Could this pave the way for strategic commercial agreements between retailers and consumer brands? “For the time being, no,” replied Pierre-Marie Desbazeille. We do not push marketing on the voice. Above all, we want to improve and stabilize the service-based voice system for our customers before imagining any brand partnership.” At the end of 2018, the distributor nevertheless authorized a partnership with Playmobil, in which Monoprix voice users were recommended to purchase a advent calendar from the toy brand.
Voice shopping, mission impossible?
Would voice and transaction be incompatible? Voice marketing can go as far as buying, but within a very specific scope. “In 2019, only one-click transactions, short in the exchange and with only one round trip between the user and the brand, are possible,” notes Renaud Ménérat. And to cite the examples of Domino’s Pizza in the United Kingdom and Uber. “It also works because, when the consumer downloads the skill, he or she enters an ID, a payment method, an address and preferences (pizzas or trips). This is therefore limited to very small and extremely controlled purchasing environments…”, adds Renaud Ménérat. Marco Tinelli, founding president of the start-up studio RedPill, believes that the list of purchases concerned could be extended: “Today, pizzas and Uber, but tomorrow, batteries, laundry, water, cinema tickets, books…. As with every launch of a new interaction channel, power is in the imagination. Voice is a great interaction if it offers a simple, practical, fast and reliable experience.”
Amazon, both a precursor of connected speakers and a major e-merchant, should be at the forefront of transactional voice marketing. However, only 2% of Alexa users ordered on Prime via their premises, and half of these 2% did not order again afterwards… This probably makes brands reluctant to launch. However, at Monoprix, pushing the voice customer experience to the point of purchase is still under consideration: “We are thinking about it, especially for re-order orders, or as a subscription… We are exploring different paths, but voice marketing is for us a cross-country race,” says Pierre-Marie Desbazeille. Yes, Sncf already allows you to book journeys by voice, without going as far as the transaction: “Customers of the TGVmax subscription offer, dedicated to 16-27 year olds, can book trains via Messenger or Google”, notes Béatrice Tourvieille. However, at this stage, SNCF does not set itself any volumetric objectives for these reservations made by voice. “Brands must not hope to use it as a sales channel that could compensate for a decline in their e-commerce business, for example…”, warns Renaud Ménérat. For Marco Tinelli, “voice marketing will become a formidable vector for the development of local commerce for simple and recurring everyday objects, very close in the idea of the concept of neighbourhood commerce or cultural commerce. It will be a vertical additive channel for specialized single transaction applications.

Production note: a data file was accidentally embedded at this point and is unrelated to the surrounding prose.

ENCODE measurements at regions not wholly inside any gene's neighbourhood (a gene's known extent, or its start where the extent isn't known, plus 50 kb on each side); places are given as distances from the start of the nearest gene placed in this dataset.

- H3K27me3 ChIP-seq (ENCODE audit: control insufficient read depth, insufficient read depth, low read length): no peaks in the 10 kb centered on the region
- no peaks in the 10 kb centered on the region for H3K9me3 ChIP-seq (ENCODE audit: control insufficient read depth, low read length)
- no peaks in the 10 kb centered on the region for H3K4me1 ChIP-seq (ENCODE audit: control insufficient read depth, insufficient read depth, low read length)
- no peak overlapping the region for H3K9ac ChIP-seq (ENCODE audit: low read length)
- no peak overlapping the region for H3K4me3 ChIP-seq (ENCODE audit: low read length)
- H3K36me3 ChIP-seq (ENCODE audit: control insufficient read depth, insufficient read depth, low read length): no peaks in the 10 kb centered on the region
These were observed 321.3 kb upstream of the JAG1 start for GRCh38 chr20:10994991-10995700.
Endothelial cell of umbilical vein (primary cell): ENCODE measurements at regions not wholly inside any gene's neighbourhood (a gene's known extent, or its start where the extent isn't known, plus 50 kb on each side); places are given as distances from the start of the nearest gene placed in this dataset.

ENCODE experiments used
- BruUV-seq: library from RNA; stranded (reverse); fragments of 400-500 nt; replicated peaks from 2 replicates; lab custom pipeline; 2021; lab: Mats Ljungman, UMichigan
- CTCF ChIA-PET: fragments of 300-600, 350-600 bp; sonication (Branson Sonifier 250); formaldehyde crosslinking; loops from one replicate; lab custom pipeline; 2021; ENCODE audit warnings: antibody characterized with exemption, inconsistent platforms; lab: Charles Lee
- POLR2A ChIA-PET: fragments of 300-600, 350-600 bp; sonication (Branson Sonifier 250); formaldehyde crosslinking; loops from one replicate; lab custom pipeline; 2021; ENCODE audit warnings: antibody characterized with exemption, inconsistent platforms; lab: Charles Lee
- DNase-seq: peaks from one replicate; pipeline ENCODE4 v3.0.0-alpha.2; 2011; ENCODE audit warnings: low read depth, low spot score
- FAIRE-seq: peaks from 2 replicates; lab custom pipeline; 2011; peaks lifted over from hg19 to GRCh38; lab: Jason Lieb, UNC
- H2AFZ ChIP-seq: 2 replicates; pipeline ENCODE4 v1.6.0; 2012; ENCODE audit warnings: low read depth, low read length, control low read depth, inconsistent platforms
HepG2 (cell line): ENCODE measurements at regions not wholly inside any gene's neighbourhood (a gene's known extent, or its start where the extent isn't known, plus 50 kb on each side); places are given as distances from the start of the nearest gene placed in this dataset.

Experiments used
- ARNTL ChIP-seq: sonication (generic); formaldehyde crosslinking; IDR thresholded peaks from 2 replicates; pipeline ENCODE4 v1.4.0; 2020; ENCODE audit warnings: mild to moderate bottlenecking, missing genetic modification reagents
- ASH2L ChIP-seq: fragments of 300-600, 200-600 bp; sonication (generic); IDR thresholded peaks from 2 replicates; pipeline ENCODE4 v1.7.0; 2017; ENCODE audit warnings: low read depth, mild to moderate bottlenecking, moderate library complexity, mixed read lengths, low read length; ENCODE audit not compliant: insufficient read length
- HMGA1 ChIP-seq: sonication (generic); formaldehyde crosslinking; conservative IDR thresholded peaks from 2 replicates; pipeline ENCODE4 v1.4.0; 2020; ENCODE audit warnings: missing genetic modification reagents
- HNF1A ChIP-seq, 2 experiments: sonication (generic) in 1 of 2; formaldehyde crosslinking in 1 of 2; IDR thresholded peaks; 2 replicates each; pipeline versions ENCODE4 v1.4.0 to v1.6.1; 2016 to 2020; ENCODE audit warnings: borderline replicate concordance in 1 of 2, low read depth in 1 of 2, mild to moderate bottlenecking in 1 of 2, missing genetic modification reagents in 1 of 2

So, are the brands that are launching out there right to invest? “It’s a good thing for them to do it now, because they will have participated in the learning process, will have already started to collect data on this channel. Voice marketing should be considered as a marathon. It will not solve short-term marketing and sales issues, but could develop strong potential in the future,” predicts Renaud Ménérat, who sees greater potential in visual marketing. Start the purchase from what you see, by photographing a pair of sneakers spotted at the feet of his colleague…. A promise that some players already believe in, Amazon having recently entered into a partnership with Snapchat.